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"Conclave" by Carolyn Oliver, Read by the Poet

Updated: Apr 5




“Conclave” by Carolyn Oliver, Read by the Poet



In this spare poem, Oliver shows how the ordinary moment—robins observed “on a high bow”—can emit for us a sacred aura. By “us,” I mean we who observe and house the world’s beauty in our chests, or in the preverbal reliquaries in our minds, as sacred objects. And by “us,” I also mean readers of poems such as this one, in which the concrete and ordinary are rendered for us with the almost ineffable glow of the sacred, which we simply call beauty. We know beauty viscerally after seeing and hearing it assembled: “They gorge, then rest, gorge again, / forget to sing. On a high bough, // draped like a dropped robe”. What I like most about this piece is how the final image, “each bone a web of hollows,” becomes a spatial frame for the whole scene of robins feeding in their “leaflorn maple” with the morning sun blazing through the openings between leaf, limb, bird, and air.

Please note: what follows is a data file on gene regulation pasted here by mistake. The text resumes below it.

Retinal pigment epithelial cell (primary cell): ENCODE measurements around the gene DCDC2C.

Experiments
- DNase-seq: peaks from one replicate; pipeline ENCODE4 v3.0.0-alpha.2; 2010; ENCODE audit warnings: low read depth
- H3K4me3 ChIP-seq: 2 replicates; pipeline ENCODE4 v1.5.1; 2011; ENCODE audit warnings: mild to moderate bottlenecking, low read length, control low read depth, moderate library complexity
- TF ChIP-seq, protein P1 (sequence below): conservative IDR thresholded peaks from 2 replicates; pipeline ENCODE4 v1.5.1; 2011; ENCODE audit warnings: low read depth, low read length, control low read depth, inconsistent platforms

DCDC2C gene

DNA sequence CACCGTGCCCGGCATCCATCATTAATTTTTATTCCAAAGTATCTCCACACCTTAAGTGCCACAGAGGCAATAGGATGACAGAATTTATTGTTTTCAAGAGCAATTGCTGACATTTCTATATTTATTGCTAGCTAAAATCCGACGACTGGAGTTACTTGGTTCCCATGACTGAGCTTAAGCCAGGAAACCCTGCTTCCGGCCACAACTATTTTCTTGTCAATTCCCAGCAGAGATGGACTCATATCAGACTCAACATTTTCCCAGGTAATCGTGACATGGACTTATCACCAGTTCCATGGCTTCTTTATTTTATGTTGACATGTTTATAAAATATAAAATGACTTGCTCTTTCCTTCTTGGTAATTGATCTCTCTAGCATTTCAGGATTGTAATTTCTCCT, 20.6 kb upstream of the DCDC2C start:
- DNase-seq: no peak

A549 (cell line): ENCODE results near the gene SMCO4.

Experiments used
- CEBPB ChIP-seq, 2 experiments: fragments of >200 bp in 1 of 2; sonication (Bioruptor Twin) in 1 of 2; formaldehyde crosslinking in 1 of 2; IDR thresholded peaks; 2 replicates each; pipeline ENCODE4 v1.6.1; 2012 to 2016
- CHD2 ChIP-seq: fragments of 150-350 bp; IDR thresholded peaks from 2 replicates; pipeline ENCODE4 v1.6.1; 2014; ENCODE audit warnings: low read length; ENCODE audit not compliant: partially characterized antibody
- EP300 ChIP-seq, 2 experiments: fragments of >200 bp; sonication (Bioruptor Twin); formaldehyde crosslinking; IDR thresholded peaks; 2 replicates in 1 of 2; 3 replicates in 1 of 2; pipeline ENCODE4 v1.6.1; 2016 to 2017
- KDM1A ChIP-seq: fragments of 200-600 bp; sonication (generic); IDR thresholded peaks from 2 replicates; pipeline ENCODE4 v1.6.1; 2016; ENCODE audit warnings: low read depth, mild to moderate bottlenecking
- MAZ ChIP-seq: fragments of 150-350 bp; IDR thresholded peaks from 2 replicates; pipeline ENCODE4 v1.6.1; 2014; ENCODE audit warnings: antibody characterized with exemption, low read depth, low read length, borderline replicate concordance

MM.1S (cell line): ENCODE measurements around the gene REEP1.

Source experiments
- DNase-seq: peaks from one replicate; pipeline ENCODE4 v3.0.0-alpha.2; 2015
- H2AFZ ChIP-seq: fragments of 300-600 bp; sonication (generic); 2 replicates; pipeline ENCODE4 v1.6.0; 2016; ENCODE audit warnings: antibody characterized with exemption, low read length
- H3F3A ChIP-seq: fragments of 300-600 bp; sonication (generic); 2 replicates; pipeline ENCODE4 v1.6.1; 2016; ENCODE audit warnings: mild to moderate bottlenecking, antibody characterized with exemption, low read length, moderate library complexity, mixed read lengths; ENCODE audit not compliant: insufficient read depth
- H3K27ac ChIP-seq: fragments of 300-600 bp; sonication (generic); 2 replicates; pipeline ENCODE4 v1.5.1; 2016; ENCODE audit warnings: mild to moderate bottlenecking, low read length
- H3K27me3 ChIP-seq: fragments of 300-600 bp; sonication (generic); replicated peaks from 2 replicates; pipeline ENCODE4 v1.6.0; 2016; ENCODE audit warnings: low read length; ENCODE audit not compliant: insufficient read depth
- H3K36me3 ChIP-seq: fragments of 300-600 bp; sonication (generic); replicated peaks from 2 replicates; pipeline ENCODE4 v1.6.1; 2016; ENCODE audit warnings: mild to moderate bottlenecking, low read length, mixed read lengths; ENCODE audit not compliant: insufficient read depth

Marcus Myers 


Carolyn Oliver writes poems, prose, and hybrid forms. She is the author of Inside the Storm I Want to Touch the Tremble(University of Utah Press, 2022; Agha Shahid Ali Prize for Poetry), The Alcestis Machine (Acre Books, forthcoming 2024), and three chapbooks. Her awards include the Goldstein Prize from Michigan Quarterly Review, the E. E. Cummings Prize from the NEPC, the Writer’s Block Prize in Poetry, and the Frank O’Hara Prize from The Worcester Review, where she now serves as editor. She is a 2023-24 Artist in Residence at Mount Auburn Cemetery.

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